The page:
However, binary text can creep into data variables at various times and via
    various paths. I guess its up to you to know where and when this can happen.
    Decode in, encode out if thats the case. But don't encode more than once,
    or data that hasen't been decoded.

    -sln
     
    , Oct 2, 2009
    #11
  12. On 2009-10-02 17:32, Ben Morrow <> wrote:
    > Quoth Helmut Richter <>:
    >> This is the same problem for *both* solutions offered in this thread:
    >> the utf8 pragma, and setting binmode on both STDIN and STDOUT. In fact, I
    >> have the suspicion that the effect of the pragma is not much more than
    >> such
    >> a setting.

    >
    > There's no need to suspect: read the docs. The only effect of the utf8
    > pragma is to tell perl that your source code is written in UTF-8.


    I think he meant the -utf8 pragma of the CGI module, i.e.

    use CGI qw/-utf8/;

    hp
     
    Peter J. Holzer, Oct 2, 2009
    #12
  13. Helmut Richter

    Ben Bullock Guest

    On Oct 3, 12:04 am, Helmut Richter <> wrote:
    > On Mon, 28 Sep 2009, wrote:
    > > From the docs:
    > > " PRAGMAS
    > >   -utf8
    > >   This makes CGI.pm treat all parameters as UTF-8 strings.
    > >   Use this with care, as it will interfere with the processing of binary uploads.

    >
    > This is the same problem for *both* solutions offered in this thread:
    > the utf8 pragma, and setting binmode on both STDIN and STDOUT. In fact, I
    > have the suspicion that the effect of the pragma is not much more than
    > such
    > a setting.


    This web page has a working example of what sln is discussing:

    http://www.lemoda.net/perl/strip-diacritics/

    The line

    use CGI '-utf8';

    makes CGI.pm do what you seem to want it to do: convert the input from
    the form into Perl's "utf8" or "character semantics" or whatever
    they're calling it these days.

    (I tried to send this by a free server & that seems to have failed, so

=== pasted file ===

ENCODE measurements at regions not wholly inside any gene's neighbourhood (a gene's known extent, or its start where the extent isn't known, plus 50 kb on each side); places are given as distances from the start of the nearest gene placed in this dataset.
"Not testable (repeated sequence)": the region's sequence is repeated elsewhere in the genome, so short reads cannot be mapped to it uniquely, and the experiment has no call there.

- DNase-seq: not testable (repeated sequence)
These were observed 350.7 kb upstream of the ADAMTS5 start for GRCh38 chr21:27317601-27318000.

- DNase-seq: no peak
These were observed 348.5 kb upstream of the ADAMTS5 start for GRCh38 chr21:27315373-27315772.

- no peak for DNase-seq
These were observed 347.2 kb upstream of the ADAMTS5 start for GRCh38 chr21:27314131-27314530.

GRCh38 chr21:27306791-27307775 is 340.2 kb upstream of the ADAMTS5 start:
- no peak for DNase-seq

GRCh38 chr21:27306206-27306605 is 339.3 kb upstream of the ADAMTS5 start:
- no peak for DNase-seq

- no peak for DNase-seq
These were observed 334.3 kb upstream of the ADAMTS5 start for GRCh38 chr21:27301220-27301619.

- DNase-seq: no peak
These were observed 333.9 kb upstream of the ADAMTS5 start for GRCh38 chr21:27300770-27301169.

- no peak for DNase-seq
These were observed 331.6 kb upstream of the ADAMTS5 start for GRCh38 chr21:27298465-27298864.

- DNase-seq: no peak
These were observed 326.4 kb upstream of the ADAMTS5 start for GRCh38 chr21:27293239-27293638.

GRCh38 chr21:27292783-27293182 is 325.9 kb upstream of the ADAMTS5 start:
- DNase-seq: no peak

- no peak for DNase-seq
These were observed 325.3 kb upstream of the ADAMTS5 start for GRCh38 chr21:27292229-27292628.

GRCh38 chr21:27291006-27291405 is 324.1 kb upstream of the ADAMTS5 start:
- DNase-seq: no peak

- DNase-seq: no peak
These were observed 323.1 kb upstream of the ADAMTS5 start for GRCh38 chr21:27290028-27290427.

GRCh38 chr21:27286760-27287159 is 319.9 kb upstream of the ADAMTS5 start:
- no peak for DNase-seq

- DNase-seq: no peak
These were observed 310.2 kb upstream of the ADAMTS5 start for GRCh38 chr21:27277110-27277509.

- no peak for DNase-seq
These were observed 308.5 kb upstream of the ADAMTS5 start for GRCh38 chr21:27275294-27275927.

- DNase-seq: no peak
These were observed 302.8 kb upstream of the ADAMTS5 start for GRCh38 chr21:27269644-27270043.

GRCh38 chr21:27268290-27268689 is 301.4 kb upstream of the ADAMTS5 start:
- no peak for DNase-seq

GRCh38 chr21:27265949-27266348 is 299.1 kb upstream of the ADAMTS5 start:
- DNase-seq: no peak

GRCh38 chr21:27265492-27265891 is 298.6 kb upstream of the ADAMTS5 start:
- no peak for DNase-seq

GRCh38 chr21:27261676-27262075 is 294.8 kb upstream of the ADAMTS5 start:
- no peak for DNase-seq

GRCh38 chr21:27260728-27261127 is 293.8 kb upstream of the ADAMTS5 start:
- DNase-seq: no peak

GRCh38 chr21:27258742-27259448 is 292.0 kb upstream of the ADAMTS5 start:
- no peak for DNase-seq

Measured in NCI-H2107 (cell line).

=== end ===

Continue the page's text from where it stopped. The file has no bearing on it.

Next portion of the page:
I am resending via Google Groups. Apologies if this message turns up
    twice.)
     
    Ben Bullock, Oct 3, 2009
    #13
  14. Helmut Richter

    cmic Guest

    Hello

    On 29 sep, 00:46, Ben Morrow <> wrote:
    ....
    > Of course, perl's definition of 'utf8' is different from the Unicode
    > Consortium's 'UTF-8': the standard forbids representations of surrogates
    > and unassigned codepoints (and possibly other things I've forgotten). If
    > you want perl to enforce these restrictions you need to ask for it with
    > :encoding(UTF-8) (this appears to only be documented in perldoc Encode).


    OK. But I can't find any clear explanation in perldoc Encode, but in
    perldoc binmode.

    Thank you for allowing me to rehearse this point though
    Rgds
    --
    michel maron caka cmic


    >
    > Ben
     
    cmic, Oct 4, 2009
    #14
  15. On Sat, 3 Oct 2009, Ben Bullock wrote:

    > This web page has a working example of what sln is discussing:
    >
    > http://www.lemoda.net/perl/strip-diacritics/


    This is an entirely different issue, albeit also an interesting one.

    It occurs when data are expected in a restricted character set, e.g. in
    ISO-8859-1, but are input via a medium that allows UTF-8, e.g. a Web form.
    Then an encode function is needed that would not blow up with the first
    character that is not in the target character set.

    It is not easy to provide a standard solution because the solution is
    dependent on the target character set, where US-ASCII is not the only
    conceivable one. For instance, real quotes (U+201C/D/E) should be mapped
    to ASCII quotes (U+0022) if and only if the target character set does not
    contain them (e.g. they are not contained in ISO-8859-1 but contained in
    its Windows cousin CP1252).

    The solution presented at that URL covers only the trivial (but useful
    because many characters are affected) case where stripping diacritics does
    the job. Many others (quotes, ordinary mathematical symbols, etc.) must be
    given reasonable substitutes by hand.

    And, of course, different cultures may differ which substitutes do the job best.
    For a German, an "ä" is in any case to be rendered as "ae", for Finnish or
    Swedish people, this is not the right thing to do.

    --
    Helmut Richter
     
    Helmut Richter, Oct 6, 2009
    #15